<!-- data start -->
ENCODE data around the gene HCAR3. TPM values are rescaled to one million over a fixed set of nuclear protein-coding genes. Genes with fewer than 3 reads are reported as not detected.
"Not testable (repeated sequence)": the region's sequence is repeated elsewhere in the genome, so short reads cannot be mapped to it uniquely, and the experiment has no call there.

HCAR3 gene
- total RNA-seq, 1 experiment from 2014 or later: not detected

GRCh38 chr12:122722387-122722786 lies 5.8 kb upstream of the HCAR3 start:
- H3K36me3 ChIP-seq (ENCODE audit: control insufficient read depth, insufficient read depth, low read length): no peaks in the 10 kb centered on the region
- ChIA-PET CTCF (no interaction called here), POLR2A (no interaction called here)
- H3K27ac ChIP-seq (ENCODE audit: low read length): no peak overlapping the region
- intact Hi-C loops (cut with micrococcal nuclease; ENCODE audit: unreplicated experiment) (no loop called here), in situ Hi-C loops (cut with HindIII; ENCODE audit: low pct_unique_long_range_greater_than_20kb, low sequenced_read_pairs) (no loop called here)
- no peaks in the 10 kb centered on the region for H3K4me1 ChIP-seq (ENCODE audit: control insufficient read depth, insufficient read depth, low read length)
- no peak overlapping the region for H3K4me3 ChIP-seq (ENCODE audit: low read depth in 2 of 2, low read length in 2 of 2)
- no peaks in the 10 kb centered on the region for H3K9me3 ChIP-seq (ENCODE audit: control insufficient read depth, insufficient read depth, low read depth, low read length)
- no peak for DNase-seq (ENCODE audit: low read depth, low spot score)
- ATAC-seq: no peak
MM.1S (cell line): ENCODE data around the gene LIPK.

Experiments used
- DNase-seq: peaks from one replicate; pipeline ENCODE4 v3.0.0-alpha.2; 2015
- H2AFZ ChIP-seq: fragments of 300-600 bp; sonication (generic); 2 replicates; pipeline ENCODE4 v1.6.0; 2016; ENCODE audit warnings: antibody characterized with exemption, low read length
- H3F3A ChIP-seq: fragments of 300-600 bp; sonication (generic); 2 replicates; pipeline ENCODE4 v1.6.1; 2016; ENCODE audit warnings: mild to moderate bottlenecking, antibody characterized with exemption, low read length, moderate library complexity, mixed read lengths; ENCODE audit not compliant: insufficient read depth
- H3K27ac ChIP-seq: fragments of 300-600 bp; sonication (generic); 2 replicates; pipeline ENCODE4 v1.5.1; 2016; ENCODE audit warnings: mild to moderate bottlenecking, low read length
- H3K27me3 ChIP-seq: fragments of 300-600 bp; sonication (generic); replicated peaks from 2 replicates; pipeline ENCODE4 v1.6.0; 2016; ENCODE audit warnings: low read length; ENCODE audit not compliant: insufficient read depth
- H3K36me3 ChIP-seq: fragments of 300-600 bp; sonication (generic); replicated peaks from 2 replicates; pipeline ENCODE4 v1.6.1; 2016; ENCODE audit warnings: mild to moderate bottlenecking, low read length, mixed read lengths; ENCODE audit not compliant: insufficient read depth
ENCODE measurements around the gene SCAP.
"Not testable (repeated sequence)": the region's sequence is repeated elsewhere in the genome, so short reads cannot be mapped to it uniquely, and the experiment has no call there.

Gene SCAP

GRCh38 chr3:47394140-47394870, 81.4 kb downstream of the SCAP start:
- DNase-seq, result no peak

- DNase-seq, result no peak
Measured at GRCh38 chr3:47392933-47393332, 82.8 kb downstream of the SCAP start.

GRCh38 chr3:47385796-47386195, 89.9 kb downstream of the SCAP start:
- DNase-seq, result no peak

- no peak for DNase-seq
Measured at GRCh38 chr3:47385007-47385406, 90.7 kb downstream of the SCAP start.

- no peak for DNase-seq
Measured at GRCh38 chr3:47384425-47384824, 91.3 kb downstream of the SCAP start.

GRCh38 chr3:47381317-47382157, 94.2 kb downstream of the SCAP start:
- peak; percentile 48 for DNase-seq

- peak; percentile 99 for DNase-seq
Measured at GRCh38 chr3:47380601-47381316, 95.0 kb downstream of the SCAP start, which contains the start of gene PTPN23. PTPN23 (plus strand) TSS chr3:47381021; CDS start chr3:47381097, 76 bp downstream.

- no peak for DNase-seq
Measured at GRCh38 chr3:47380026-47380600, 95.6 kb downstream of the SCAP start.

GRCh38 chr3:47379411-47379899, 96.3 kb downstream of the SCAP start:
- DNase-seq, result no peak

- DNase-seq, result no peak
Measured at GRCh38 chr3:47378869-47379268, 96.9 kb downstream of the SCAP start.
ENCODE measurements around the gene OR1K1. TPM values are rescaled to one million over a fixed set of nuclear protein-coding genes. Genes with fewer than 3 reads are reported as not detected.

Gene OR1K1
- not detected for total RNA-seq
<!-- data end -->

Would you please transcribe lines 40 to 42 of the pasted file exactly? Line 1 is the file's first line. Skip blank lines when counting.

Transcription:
- no peak for DNase-seq
Measured at GRCh38 chr3:47380026-47380600, 95.6 kb downstream of the SCAP start.

GRCh38 chr3:47379411-47379899, 96.3 kb downstream of the SCAP start: